During my twenty four years of living, I have been spared from the awful tragedy of a close friend dying. This summer that changed for me. I chase adventure wholeheartedly and so do the like minded people I surround myself with. Sometimes our adventures are too big.
Many times this summer I camped in a canyon near my house. At times, it felt like I spent more time in Poudre Canyon than I did at my own house. I climbed, fished, ran, camped, even skinny dipped, and all of this surrounded my my closest friends. On one of those trips we took extra time talking about how wild the river was from the snowmelt combined with the increased rainfall for the season. The same afternoon I found out a close friend from work drowned in the river the evening before.
I struggled with grief. I wanted to cry, but couldn’t. Then I started crying and couldn’t seem to stop. And even after all of my crying it didn’t seem to make anything better and it didn’t bring Rebecca back. I tried to process through everything with logic, but what does grief even mean and what is it supposed to look like for each person? How do we console the loss of someone so filled with joy and a truly contagious zeal for living life to the fullest? I continued quietly dealing with this for the rest of the summer by being filled with emotions and sadness I couldn’t make disappear.
Being a transplant in a place like Colorado, like I am, means friends frequently come to visit. A fellow Tennessean who now lives here, Jonathan, told everyone one of his best friends was coming out for a visit before he went to Hawaii for study abroad. That instantly made Sean seem cool.
The time came and Sean arrived for his visit. While climbing one day we casually chatted about life until we realized we had met in high school through a mutual friend. We instantly became even closer friends. Sean was just stopping by on his way to Hawaii so his flight out for school came faster than any of us wanted. He promised to come back and we all promised he was always welcome and had a place to stay.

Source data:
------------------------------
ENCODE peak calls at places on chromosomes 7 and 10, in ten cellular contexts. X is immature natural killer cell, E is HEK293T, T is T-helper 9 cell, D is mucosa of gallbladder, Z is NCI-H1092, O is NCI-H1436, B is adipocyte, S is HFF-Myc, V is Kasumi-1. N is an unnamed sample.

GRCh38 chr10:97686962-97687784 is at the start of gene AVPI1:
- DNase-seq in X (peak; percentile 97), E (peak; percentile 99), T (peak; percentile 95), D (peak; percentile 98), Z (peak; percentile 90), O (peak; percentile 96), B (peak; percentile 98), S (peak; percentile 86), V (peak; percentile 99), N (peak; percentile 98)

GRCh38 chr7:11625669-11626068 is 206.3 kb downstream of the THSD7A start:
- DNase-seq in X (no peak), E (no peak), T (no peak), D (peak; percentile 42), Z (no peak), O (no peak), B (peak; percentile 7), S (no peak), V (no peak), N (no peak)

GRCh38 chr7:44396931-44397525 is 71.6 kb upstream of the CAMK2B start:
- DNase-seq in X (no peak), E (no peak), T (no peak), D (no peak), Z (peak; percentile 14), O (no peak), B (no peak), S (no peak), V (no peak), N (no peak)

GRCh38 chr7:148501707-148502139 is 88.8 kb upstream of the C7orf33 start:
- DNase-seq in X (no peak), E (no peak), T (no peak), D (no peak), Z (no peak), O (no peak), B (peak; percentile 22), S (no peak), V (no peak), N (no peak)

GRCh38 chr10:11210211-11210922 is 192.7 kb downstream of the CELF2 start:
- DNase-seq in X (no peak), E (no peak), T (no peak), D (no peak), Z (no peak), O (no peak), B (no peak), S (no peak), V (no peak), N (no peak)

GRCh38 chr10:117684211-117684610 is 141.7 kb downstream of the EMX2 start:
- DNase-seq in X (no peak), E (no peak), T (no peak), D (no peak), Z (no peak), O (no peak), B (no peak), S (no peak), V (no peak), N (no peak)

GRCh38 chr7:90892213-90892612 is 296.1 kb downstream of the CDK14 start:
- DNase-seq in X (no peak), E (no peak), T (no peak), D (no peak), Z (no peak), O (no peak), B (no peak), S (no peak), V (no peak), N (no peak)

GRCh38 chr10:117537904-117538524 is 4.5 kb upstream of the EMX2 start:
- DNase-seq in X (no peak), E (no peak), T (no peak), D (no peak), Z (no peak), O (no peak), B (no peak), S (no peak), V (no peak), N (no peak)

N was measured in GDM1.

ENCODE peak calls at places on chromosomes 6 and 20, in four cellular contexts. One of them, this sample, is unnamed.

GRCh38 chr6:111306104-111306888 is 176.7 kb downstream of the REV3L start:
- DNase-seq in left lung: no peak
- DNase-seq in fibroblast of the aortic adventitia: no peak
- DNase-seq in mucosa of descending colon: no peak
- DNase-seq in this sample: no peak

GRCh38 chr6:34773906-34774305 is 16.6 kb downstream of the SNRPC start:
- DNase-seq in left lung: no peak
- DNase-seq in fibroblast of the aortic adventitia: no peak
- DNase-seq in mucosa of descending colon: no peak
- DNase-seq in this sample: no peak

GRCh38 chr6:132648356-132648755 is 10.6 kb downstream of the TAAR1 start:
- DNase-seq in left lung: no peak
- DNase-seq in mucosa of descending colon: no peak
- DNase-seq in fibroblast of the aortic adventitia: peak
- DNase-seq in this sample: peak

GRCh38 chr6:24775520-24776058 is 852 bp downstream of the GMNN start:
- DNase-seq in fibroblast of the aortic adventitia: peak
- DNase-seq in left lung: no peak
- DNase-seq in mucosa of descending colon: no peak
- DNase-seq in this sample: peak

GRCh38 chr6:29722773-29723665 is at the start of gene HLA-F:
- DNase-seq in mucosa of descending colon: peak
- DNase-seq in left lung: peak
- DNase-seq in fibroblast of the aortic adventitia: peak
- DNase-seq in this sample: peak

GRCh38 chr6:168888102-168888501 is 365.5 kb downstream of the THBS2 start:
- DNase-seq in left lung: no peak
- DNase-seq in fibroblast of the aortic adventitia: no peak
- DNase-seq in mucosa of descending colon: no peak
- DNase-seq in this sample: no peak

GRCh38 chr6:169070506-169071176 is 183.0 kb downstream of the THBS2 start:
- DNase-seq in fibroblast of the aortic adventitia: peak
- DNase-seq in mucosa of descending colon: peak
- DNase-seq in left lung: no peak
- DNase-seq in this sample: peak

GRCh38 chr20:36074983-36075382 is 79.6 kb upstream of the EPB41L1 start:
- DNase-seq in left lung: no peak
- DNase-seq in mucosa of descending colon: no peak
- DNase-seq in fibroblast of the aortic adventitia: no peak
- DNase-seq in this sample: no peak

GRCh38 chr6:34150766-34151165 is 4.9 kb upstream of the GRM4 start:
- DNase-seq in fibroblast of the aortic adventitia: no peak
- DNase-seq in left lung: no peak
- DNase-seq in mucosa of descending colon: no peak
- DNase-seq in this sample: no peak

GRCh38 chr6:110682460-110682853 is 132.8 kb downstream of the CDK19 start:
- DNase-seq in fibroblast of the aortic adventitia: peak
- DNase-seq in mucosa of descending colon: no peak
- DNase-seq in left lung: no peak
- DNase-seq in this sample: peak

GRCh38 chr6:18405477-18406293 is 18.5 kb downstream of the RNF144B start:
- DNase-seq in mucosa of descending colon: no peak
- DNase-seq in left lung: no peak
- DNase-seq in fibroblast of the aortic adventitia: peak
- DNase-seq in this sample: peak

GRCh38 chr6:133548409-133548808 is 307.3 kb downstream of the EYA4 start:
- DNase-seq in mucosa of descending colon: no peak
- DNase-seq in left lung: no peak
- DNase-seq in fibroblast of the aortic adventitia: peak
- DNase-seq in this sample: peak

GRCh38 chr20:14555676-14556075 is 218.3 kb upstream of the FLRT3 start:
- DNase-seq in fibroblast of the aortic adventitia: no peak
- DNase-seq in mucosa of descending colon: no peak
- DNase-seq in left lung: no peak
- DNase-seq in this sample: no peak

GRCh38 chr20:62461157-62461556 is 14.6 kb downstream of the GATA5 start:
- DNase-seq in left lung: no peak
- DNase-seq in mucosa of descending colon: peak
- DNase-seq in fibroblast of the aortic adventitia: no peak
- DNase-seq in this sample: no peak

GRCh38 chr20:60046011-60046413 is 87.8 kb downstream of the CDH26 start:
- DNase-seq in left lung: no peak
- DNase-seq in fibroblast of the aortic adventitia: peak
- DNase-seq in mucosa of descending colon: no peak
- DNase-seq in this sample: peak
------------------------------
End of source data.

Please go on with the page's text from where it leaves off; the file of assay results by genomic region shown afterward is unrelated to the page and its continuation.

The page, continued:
Several weeks later Jonathan received a call that Sean was in the hospital. He was involved in a longboarding accident and suffered a traumatic brain injury. While in the hospital he eventually became stable and the doctors had high hopes of recovery and little thought of death even being a possibility. Two days after we found out he was stable, he died.
Everything happened with Sean much slower than the sudden news about Rebecca, but it didn’t make it any easier to deal with. Grief. Round two. I still hadn’t figured out what to do with my emotions, how to really talk about the situations with my friends, or really what I even thought about risk in adventure.
Slowly I have figured out a few things.
People mourn and grieve and say they want to honor their lost ones by living their lives better. What a great idea! The problem is, the idea is vague with little direction and it becomes easy to stop living like the person you lost without constant reminders or goals.
I’m trying something different; I’ve learned to pick out traits from my friends and implement those into my life. Rebecca had such a zeal for life, it was infectious. She was wild in all of the best ways. Right before her group went into the rapid that flipped their boat and eventually became the factor to take her life, she was fist pumping and shouting, “This is it! This is it!” overjoyed for the big obstacle ahead. The obstacle took her life. I want the zest she displayed.
Sean was gifted with the ability to engage well with people. He did not simply get along with everyone, he made them feel loved and important in his life. This was exemplified when over 1,000 people came out to his funeral. I now take the extra couple of minutes with the people around me to consistently let them know how important they are to me. I try to verbally tell them, but also show with my attention to them and their stories ask them real questions about their lives and care about what they are telling me. Neither of these things are easy to always do, but I’m trying.
Death taught me those things. I’m young, my friends are adventurous, so sadly Rebecca and Sean probably won’t be the only friends I lose to adventurous accidents outside. The difference for me going forward with life is always trying to live like them. Be zealous about life. Show people you care. You can change lives and make big differences with the attitudes that we convey to everyone we encounter.
Photo Credit: @JodyJohnston